Most of us now tune into online TV services such as Netflix, Amazon Prime, BT Sport, Sky, and others. These have become part of everyday life and while you can get them bundled in packages that are sold by various providers, there are also other ways to access these offerings – through so-called ‘over-the-top’ services and plug-in devices. 

Providers will try and tempt you with packages that commit you to all their services for the contract period. This is only to be expected and if it suits you to have your broadband, mobile and TV package all rolled-up into a single ‘triple-play’ offering, that’s your choice. But you do have a choice, so make sure it’s the right one for you.

Another factor worthy of consideration is the quality of the streaming service you want to access. Many broadcasters are now providing high-definition (HD) content and a lot of games also use very high-definition graphics. For interactive gaming, it’s also important to have fast response time. If HD and responsiveness are important to you, it might be worth investing in a higher-speed broadband service. 

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Staying connected with Wi-Fi around the house

As we use the Internet for just about everything now, we also need it just about everywhere. The chances are your mobile phone is the first thing you will look at when you wake up in the morning –to check on the latest news, weather and what’s happening on social media. Wherever you are in the house, you will want to connect to your broadband service and the way we do that now is with Wi-Fi.

If you live in an average-sized or small house, or a flat, the router that comes with your broadband service and also provides you with Wi-FI, should be adequate. However, it is worth checking that the standard router provided with your service is up to date and supports the latest wireless technologies – or is at least fast enough to support your needs.

If you live in a bigger house or apartment, or an old building with very thick walls and other physical barriers that may interfere with the wireless signal, you may need to add other accessories to boost the signal. You can buy simple Powerline Wi-FI extenders that use your electrical circuit to carry signals, or dedicated access points. You can also get something called a Mesh system, which helps to both extend the range of Wi-FI and smooth out performance, so that everyone gets equal access to the broadband wherever they are in the house.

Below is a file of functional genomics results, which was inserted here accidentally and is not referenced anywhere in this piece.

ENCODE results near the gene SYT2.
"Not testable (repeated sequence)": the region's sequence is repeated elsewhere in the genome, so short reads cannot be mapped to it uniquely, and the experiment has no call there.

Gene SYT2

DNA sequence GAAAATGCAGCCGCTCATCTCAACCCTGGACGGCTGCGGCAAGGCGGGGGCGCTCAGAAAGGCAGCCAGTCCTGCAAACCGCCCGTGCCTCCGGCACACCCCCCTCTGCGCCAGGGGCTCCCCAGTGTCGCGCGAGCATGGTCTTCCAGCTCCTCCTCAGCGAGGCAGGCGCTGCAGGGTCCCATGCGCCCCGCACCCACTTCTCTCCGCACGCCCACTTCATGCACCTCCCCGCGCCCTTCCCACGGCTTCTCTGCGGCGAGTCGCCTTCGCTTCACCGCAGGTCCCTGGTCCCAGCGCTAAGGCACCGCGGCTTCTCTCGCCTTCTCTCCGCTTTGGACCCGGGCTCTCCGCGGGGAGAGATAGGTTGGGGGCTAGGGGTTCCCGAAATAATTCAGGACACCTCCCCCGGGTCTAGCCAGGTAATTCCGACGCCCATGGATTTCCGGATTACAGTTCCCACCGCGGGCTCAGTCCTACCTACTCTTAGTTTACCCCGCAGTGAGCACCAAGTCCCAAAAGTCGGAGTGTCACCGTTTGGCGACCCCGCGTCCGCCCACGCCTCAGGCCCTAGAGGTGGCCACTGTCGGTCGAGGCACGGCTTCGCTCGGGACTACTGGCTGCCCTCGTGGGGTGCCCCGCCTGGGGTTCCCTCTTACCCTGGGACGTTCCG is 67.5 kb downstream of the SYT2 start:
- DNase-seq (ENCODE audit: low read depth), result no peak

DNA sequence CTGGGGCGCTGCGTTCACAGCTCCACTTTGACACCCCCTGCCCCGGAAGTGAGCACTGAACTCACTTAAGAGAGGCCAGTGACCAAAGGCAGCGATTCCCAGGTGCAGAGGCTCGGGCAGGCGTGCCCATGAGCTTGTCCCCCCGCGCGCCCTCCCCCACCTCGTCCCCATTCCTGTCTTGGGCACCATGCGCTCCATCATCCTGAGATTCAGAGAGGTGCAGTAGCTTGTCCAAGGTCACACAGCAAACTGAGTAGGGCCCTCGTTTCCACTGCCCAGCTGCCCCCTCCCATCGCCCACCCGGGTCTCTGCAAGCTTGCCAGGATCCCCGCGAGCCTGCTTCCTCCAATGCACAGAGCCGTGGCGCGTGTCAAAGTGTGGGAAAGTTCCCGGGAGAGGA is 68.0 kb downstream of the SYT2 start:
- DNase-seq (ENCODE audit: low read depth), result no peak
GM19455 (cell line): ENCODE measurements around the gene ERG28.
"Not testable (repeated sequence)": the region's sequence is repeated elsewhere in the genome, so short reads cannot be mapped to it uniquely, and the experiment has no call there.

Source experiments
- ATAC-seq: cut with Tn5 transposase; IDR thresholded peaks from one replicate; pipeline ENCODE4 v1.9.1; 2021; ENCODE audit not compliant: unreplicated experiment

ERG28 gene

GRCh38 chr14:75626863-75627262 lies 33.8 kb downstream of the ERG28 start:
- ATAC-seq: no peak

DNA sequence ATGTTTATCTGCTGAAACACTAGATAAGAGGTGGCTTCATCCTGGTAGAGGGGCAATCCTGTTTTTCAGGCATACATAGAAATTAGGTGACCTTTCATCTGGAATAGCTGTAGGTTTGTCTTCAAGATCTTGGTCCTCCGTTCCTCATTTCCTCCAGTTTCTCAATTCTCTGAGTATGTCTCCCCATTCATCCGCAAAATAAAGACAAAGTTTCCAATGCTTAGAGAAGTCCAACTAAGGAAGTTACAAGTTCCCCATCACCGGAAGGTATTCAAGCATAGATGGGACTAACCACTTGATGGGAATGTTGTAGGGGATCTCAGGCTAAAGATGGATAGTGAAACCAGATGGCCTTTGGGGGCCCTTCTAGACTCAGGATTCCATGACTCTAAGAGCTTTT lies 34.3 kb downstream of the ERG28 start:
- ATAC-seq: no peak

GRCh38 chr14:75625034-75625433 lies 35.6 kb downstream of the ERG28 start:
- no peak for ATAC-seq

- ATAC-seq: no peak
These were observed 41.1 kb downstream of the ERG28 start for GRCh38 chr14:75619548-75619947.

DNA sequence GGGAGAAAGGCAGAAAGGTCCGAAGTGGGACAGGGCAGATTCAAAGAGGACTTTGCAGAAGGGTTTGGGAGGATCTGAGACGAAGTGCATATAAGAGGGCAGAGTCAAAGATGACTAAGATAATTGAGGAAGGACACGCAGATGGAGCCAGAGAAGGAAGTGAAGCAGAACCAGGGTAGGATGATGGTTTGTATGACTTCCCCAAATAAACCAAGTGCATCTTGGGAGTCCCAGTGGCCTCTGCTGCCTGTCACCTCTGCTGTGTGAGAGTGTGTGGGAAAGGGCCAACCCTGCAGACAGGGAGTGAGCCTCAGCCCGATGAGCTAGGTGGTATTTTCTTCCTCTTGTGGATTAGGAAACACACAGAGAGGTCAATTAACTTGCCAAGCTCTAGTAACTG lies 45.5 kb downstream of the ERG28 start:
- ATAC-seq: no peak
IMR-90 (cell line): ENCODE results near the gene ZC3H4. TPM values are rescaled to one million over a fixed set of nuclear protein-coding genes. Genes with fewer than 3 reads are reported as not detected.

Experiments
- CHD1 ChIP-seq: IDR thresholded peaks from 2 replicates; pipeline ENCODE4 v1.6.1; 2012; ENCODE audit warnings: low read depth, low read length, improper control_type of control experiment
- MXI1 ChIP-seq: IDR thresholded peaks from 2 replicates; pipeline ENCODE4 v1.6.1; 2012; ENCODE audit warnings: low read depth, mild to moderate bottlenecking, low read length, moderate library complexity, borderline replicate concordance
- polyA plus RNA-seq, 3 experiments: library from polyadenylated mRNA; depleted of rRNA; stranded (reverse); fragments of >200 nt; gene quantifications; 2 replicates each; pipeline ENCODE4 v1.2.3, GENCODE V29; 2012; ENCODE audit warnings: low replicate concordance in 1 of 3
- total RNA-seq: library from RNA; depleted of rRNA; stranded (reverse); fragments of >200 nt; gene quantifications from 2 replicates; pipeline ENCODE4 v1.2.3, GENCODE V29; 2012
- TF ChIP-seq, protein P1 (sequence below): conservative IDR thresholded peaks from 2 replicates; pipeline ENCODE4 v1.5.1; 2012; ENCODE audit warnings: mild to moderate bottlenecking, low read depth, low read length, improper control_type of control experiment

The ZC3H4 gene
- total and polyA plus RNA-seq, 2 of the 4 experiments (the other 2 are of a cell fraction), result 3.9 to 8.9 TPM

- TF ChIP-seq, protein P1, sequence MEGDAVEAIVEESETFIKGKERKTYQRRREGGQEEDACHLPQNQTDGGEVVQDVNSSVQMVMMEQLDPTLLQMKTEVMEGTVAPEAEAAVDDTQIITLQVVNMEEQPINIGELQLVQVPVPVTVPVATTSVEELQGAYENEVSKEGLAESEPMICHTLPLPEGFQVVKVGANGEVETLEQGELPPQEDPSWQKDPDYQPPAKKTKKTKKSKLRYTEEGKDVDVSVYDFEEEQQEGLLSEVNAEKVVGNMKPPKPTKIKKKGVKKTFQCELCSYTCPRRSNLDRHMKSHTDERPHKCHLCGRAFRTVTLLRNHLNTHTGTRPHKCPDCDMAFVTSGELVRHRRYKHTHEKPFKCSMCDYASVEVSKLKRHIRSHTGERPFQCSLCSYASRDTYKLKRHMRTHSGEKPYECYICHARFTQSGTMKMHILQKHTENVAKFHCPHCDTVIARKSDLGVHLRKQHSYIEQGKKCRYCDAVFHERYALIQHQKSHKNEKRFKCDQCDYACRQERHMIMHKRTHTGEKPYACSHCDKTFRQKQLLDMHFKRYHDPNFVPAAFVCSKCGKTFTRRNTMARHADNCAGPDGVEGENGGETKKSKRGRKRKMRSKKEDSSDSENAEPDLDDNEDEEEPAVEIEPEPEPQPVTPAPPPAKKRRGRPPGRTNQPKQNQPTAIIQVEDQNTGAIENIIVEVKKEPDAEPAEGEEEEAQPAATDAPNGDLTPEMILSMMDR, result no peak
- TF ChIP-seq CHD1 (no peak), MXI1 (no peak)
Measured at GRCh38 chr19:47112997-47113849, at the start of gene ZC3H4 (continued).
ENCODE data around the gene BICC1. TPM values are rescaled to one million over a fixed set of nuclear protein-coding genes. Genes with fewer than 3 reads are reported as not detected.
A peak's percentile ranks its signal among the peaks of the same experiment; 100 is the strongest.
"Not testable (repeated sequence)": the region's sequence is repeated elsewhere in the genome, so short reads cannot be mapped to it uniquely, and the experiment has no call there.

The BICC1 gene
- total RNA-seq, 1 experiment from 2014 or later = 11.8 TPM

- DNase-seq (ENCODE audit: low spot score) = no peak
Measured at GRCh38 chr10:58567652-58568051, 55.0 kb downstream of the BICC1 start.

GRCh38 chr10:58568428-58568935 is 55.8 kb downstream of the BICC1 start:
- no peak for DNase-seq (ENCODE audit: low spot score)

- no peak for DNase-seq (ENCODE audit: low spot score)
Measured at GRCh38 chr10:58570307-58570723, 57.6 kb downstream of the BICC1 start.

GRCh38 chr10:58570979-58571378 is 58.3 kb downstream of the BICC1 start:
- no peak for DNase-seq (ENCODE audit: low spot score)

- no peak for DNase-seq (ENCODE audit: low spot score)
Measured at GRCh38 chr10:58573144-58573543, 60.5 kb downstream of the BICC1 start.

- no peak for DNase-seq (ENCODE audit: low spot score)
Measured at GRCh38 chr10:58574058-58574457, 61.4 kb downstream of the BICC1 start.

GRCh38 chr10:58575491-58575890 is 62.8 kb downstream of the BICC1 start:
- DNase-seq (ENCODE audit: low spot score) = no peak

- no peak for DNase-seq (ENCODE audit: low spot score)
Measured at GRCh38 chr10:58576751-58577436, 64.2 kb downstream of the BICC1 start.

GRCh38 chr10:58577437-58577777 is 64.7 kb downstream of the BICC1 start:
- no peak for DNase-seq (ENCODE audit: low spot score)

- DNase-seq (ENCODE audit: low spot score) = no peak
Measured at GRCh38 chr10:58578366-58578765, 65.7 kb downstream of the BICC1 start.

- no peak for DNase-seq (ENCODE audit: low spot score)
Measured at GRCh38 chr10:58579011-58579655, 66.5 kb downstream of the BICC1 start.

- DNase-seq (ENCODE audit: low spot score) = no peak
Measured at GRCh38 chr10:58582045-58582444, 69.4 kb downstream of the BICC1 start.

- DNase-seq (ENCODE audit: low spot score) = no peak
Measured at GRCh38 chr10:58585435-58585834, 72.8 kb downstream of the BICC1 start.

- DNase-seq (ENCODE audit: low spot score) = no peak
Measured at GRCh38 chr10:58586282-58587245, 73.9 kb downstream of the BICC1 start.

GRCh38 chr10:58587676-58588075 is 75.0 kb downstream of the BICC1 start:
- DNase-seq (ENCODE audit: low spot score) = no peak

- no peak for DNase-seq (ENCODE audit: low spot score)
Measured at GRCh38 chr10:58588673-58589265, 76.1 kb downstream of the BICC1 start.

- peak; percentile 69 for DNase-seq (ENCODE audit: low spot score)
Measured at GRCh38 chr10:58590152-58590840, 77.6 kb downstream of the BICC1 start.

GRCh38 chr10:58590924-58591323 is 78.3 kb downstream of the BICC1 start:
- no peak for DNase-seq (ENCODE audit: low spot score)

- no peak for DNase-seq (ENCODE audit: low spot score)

You may be happy setting these up yourself, but any third party IT reseller or retailer will also be able to help.

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Connecting multiple devices

We all have laptops, tablets, and smartphones and we’re also now connecting our TVs, smart speakers, home hubs and even IP security cameras and thermostats to the broadband. The number of devices we connect keeps on growing. This uses up even more bandwidth – and it also puts greater strain on the Wi-FI connection on your router.

As a general rule, on most home routers, you should be fine with 12 or so devices connected simultaneously and making use of the broadband. But if you go much beyond this (or if some users are consuming particularly large amounts of bandwidth), the performance will start to degrade.

Your service provider should be able to offer you an upgraded router that will give you better performance. If they can’t, it may be worth installing additional Wi-FI access points or a Wi-FI Mesh system – as described in the section above on Staying connected with Wi-fi around the house.